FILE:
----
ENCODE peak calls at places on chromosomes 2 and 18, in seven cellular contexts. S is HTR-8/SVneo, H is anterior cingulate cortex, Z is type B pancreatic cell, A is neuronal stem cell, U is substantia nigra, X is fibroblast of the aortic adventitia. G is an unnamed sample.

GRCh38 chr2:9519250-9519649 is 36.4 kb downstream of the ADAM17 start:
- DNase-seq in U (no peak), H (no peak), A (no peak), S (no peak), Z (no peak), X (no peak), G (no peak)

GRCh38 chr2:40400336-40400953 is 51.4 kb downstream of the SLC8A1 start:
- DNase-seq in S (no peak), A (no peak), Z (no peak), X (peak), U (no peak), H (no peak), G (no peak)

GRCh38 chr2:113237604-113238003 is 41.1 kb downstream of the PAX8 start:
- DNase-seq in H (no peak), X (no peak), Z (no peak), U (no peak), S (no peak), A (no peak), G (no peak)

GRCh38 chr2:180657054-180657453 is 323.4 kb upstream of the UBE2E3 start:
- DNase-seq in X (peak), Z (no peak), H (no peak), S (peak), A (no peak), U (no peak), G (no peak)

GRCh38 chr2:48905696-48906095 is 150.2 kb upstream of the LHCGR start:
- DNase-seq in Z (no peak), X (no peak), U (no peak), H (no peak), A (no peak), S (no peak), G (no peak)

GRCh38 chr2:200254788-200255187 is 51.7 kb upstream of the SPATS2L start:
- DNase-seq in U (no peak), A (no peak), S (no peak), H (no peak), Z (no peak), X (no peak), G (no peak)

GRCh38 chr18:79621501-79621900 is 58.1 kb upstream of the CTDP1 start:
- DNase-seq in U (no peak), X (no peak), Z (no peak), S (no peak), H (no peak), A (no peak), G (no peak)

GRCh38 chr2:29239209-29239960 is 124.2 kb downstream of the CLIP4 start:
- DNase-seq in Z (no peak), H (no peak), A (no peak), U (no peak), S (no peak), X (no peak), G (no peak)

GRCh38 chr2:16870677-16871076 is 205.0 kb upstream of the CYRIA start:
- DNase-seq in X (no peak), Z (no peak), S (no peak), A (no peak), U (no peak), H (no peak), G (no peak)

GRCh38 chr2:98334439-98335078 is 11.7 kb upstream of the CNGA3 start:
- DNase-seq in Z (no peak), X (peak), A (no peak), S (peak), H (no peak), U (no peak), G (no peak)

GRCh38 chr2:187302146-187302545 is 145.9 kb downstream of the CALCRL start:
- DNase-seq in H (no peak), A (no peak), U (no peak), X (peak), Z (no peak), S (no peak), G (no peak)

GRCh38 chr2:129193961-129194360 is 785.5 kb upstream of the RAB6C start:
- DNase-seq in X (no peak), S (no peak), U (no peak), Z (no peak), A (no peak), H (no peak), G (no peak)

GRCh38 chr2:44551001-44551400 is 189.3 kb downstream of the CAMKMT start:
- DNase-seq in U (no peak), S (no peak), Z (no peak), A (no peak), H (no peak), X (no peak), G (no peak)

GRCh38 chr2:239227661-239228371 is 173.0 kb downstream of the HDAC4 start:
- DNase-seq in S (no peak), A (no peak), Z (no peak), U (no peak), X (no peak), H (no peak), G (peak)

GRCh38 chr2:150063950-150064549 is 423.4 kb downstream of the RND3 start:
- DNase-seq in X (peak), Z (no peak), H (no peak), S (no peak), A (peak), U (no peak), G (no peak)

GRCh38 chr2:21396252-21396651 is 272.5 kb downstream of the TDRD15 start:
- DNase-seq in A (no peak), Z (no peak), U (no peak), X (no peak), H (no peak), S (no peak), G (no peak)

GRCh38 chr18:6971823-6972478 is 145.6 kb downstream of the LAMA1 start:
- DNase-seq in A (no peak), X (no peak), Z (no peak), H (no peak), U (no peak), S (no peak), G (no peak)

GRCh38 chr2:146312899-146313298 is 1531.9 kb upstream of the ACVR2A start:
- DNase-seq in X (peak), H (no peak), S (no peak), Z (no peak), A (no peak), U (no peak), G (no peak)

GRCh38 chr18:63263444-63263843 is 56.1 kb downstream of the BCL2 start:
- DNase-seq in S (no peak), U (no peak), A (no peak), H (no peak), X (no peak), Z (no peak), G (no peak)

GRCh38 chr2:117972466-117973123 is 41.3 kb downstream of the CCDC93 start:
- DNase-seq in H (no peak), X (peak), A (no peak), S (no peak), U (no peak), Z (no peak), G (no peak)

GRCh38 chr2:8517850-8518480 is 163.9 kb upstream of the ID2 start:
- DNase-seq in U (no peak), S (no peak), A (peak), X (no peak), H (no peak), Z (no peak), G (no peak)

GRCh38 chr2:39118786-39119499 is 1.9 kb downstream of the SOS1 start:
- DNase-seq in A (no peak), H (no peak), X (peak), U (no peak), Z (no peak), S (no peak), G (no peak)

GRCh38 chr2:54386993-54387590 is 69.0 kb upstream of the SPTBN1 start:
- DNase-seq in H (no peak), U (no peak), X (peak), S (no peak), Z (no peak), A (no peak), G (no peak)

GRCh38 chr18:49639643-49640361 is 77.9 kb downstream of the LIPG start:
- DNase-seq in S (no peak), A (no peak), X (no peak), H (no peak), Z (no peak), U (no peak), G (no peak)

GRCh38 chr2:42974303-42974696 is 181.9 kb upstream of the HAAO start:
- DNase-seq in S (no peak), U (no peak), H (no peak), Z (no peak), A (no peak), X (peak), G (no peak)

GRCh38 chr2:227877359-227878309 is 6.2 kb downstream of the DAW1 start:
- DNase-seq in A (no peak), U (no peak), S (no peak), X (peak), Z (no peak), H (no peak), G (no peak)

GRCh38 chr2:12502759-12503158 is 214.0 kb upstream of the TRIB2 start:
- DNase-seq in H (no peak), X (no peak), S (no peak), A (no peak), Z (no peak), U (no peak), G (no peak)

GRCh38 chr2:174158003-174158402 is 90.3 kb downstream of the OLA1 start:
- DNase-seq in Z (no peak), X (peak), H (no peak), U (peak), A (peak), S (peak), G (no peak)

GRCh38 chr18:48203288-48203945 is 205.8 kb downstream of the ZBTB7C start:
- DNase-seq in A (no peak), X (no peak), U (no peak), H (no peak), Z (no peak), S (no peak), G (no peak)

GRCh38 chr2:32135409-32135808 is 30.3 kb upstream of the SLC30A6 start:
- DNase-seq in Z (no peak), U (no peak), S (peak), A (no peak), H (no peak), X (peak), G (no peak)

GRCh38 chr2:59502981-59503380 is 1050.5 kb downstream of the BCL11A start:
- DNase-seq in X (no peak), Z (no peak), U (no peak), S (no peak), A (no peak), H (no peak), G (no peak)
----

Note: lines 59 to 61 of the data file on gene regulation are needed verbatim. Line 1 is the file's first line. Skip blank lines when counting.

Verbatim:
- DNase-seq in A (no peak), X (no peak), U (no peak), H (no peak), Z (no peak), S (no peak), G (no peak)

GRCh38 chr2:32135409-32135808 is 30.3 kb upstream of the SLC30A6 start:
- DNase-seq in Z (no peak), U (no peak), S (peak), A (no peak), H (no peak), X (peak), G (no peak)